Revised immigration act to offer legal status for graduates

WASHINGTON — A pared-down immigration bill that would give as many as 2.1 million undocumented immigrants under 35 a shot at higher education and legal status is receiving renewed interest because of the short time frame before the November midterm elections.

The DREAM Act — or Development, Relief and Education for Alien Minors legislation — would give undocumented young people the chance to earn permanent residency and eventually citizenship if they graduate from U.S. high schools, have been in the country at least five years continuously and meet educational or military service stipulations. The bill was first introduced in Congress in 2004.

President Obama gave a speech last week intended to jump-start comprehensive immigration legislation, but some advocates think a piecemeal approach might be more successful.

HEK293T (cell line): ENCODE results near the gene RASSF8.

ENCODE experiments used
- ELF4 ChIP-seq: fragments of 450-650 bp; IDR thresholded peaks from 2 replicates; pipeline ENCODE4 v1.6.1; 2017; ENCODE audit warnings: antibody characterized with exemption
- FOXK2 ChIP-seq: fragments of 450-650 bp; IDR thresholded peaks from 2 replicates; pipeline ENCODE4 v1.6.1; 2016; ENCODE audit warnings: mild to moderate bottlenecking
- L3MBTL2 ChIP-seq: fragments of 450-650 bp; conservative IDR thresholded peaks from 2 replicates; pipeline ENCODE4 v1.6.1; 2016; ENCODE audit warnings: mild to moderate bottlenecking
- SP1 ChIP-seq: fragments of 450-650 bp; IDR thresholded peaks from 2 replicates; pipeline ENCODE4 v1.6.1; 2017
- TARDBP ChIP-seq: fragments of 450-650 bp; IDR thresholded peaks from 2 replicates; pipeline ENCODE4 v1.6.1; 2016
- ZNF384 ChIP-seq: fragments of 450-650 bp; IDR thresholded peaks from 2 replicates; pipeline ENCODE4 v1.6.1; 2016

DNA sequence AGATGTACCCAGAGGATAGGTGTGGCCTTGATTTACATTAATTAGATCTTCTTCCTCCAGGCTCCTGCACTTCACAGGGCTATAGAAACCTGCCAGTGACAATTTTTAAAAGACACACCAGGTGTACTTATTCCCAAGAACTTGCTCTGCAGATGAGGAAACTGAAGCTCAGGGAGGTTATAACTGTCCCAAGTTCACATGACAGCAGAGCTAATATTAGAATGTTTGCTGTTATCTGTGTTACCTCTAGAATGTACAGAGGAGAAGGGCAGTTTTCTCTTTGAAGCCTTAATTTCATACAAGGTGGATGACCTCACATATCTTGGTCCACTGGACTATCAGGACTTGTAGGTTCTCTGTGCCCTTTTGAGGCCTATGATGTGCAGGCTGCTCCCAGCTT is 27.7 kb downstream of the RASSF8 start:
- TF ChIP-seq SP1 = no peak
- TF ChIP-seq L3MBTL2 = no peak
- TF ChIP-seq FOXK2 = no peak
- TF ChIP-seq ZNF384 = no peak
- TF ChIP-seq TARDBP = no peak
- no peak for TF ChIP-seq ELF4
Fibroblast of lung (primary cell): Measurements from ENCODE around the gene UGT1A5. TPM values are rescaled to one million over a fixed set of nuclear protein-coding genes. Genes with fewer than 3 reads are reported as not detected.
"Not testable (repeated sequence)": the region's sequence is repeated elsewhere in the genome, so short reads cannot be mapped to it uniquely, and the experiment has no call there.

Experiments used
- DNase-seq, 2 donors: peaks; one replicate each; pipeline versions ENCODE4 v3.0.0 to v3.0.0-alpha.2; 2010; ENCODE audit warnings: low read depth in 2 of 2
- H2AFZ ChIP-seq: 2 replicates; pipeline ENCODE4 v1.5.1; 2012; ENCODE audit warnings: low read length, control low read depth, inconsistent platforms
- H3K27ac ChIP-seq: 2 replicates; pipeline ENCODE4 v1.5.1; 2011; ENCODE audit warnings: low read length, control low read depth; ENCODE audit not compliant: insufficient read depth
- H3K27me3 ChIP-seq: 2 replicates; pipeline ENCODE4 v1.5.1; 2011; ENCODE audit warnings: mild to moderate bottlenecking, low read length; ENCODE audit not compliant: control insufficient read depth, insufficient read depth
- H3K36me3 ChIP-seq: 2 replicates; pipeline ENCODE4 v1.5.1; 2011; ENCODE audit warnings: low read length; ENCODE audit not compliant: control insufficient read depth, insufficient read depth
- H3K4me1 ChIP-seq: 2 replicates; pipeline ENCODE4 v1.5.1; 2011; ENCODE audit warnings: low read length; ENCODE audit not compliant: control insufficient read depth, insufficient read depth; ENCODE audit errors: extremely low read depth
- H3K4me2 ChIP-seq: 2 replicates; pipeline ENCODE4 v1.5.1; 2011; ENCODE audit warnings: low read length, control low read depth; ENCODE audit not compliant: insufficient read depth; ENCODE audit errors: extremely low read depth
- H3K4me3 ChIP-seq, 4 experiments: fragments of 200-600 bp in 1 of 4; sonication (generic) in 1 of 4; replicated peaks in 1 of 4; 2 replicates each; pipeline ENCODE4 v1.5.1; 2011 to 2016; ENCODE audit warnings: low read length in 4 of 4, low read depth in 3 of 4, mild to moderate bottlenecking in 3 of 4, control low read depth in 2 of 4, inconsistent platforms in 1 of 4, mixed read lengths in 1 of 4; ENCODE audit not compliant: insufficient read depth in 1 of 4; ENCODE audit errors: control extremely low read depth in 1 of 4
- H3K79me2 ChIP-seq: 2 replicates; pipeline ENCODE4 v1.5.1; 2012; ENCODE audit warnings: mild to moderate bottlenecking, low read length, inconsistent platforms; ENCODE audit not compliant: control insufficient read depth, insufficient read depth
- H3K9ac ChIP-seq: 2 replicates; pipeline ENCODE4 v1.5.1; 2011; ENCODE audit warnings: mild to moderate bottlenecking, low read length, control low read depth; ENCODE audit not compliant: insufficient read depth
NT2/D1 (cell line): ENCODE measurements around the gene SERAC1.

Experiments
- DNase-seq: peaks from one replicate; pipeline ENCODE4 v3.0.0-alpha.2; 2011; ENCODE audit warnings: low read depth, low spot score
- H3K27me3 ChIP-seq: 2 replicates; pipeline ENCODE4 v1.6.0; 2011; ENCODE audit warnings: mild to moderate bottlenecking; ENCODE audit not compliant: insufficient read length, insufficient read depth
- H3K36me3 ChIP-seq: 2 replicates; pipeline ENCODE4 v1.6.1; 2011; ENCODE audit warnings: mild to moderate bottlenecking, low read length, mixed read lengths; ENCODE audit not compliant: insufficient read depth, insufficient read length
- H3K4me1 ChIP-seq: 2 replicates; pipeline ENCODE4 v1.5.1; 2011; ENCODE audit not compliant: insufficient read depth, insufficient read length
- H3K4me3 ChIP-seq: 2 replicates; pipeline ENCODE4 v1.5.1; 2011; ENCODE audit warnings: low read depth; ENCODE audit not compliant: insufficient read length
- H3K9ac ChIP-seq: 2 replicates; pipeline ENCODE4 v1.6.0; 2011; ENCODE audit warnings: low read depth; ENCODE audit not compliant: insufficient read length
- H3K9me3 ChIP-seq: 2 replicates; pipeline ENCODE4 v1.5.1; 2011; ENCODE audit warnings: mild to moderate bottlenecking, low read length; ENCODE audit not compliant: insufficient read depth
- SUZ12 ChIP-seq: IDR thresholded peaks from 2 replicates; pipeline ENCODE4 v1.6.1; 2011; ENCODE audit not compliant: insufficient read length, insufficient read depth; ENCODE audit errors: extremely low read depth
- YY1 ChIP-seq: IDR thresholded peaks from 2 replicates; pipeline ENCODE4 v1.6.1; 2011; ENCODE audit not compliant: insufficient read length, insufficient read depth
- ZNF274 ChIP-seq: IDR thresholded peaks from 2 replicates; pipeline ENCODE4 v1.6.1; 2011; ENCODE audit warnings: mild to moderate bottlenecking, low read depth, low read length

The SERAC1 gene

According to estimates by the Migration Policy Institute, California ranks first in the nation with an estimated 553,000 potential beneficiaries of the DREAM Act, or 26 percent of the total. Texas is second with 258,000 estimated eligible under the bill, Florida is third with 192,000, followed by New York, with 146,000, and Arizona, with 114,000.

Critics say the legislation, which is pending in the Senate, would open the door to amnesty, but a report by the Migration Policy Institute estimates that only 825,000 of the 2.1 million potential beneficiaries might actually participate.

DREAM bill sponsor Sen. Richard Durbin, D-Ill., is open to making it part of an overall package, aides said, or moving it separately. It last failed to pass the Senate in 2007.

"We should not punish children for their parents' mistakes," Durbin said. "That is not the American way. The DREAM Act says to these kids: 'America will give you a chance. We will give you the opportunity to earn your way to legal status if you work hard and play by the rules.' "